Not all sore throats are strep throat—strep is a bacterial infection. The sore throat that often accompanies a common cold is viral and, while contagious, doesn’t require a prescription and generally runs its course.
Although strep commonly affects children, anyone can get it and, if left untreated, it can be more serious than you might think.
Strep throat comes on quickly with symptoms including painful swallowing, swollen tonsils or lymph nodes in the neck, fever, headache, and more. Call the doctor if these or other symptoms appear. Viral infections can also mimic strep, so only a throat swab test by your physician can rule out other causes to pinpoint and diagnose strep.
Treating strep throat with an antibiotic reduces the risk of other complications, which could be severe. Complications include infections of the tonsils, sinus, skin, blood, or middle ear. Inflammatory illnesses include scarlet fever, inflamed kidneys, rheumatic fever, or an arthritic condition that affects the joints.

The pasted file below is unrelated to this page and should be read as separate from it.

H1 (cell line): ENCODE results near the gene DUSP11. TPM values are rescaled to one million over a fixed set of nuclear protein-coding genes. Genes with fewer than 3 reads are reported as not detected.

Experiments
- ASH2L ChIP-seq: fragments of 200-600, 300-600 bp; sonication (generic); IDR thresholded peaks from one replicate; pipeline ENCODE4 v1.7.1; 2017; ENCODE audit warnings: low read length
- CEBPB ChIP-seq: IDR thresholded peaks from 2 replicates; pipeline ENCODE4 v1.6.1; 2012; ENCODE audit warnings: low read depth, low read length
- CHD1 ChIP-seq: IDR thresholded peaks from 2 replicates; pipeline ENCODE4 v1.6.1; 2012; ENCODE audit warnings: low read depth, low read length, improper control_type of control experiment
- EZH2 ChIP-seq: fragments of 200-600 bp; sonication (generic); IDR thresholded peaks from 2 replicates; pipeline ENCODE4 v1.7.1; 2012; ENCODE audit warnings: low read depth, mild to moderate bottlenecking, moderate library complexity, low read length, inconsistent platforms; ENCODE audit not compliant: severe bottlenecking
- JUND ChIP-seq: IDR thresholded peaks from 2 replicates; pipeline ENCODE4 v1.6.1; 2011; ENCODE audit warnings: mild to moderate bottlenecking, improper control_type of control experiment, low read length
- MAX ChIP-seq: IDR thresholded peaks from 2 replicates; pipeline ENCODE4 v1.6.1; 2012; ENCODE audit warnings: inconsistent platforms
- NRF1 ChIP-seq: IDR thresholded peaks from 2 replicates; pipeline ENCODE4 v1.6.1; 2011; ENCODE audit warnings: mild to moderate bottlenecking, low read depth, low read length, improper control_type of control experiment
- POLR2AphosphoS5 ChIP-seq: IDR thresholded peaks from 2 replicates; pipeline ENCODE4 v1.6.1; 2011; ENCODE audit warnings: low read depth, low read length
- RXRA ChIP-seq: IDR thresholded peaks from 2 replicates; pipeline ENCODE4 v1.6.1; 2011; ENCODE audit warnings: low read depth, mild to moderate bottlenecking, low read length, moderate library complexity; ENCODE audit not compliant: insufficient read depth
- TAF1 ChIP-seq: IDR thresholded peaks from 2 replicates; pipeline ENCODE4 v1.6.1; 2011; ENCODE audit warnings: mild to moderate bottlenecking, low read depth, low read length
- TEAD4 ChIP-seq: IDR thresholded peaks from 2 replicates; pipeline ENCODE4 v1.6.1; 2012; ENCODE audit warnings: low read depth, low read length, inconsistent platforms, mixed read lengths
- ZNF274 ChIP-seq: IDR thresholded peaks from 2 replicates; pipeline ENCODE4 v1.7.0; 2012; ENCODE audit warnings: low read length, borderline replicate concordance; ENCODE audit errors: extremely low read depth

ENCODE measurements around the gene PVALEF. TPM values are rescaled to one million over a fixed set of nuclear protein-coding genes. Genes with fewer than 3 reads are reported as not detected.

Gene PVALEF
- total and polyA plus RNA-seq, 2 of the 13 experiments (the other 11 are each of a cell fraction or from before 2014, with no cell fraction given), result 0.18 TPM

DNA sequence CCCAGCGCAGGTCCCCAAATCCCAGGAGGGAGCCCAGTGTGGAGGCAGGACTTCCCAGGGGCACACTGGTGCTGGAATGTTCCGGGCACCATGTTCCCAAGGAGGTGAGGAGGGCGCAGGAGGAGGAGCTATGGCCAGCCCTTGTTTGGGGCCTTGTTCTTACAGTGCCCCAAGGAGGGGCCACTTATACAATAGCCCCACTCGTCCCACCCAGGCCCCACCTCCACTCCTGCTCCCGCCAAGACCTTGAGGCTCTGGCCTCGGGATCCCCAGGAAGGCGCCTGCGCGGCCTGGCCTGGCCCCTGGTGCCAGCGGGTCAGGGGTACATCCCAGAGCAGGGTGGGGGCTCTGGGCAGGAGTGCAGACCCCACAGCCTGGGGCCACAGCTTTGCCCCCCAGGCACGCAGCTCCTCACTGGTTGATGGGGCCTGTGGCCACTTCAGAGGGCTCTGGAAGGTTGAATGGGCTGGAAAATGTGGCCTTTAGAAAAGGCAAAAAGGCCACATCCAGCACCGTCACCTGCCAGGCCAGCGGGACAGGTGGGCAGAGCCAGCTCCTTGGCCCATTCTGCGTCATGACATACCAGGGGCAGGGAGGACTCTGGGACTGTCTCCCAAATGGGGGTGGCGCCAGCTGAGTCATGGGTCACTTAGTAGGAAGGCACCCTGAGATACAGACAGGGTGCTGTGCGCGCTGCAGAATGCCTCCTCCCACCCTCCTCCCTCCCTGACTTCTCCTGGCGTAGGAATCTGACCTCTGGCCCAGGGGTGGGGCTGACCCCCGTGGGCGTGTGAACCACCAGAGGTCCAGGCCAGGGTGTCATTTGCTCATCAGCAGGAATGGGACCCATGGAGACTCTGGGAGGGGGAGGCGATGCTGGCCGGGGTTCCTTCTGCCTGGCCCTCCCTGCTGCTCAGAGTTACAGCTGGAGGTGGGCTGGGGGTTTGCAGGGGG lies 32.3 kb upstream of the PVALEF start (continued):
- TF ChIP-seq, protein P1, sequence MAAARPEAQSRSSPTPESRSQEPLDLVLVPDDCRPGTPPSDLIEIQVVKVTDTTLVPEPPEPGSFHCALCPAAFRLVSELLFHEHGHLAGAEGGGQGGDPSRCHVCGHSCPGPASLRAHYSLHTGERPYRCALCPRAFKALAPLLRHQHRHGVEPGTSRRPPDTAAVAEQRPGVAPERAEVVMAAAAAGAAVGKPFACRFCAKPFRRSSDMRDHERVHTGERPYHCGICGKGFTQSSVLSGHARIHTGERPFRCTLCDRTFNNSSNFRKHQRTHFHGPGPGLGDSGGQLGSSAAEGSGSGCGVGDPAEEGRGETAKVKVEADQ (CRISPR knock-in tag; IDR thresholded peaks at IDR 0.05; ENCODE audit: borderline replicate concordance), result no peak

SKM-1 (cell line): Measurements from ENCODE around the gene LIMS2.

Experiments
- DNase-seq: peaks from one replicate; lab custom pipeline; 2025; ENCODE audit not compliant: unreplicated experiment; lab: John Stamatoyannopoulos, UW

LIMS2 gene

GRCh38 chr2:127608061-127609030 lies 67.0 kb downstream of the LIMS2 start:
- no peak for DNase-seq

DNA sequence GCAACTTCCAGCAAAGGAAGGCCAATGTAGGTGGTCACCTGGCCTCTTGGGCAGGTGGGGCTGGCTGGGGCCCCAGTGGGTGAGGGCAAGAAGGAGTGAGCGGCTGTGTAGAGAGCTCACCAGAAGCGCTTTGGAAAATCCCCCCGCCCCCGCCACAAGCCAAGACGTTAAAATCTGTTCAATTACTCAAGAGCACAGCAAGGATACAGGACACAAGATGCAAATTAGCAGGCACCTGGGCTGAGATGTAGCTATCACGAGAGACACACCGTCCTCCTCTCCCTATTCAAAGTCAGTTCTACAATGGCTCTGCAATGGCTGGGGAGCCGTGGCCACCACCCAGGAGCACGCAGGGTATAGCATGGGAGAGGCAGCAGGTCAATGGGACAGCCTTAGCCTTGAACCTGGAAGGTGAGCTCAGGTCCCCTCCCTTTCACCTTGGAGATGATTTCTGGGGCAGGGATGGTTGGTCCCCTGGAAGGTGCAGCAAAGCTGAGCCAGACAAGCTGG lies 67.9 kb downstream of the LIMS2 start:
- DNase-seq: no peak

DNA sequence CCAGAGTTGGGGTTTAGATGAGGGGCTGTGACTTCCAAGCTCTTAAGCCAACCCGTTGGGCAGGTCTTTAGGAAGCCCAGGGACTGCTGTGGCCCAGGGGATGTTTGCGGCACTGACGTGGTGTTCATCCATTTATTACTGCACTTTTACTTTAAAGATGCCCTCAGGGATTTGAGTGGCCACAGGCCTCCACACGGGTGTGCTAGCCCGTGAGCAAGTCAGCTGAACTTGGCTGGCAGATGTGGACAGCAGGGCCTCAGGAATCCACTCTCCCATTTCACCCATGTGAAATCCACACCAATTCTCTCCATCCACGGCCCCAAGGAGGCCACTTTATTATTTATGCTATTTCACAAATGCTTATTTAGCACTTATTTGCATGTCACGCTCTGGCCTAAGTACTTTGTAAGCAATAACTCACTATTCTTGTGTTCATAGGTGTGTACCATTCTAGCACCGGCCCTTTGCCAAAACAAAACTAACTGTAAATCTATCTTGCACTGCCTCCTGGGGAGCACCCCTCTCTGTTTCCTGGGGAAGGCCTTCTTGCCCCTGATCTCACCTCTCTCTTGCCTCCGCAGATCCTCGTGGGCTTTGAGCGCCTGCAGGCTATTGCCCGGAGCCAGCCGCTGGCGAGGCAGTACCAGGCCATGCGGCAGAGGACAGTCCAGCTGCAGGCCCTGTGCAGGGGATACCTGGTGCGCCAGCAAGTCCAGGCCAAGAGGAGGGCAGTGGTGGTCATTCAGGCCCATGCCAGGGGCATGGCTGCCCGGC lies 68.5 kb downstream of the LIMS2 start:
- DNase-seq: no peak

Because strep throat is contagious, it is easily spread when someone coughs or sneezes or shares food or drink. Strep germs can also live on surfaces that, when touched, can be transferred to the mouth, nose, or eyes.
As we’ve become more familiar with how to control infections during the pandemic, ways to help prevent strep are familiar ones: wash your hands for at least 20 seconds, use sanitizer if no soap/water is available, cough into an elbow or tissue, and don’t share food, glasses, or utensils when eating. Wearing a mask is also beneficial.
If you suspect you or your child have strep, make an appointment to see your physician.
Runny or stuffy nose too? What does all of that snot mean? Icky — but keep reading.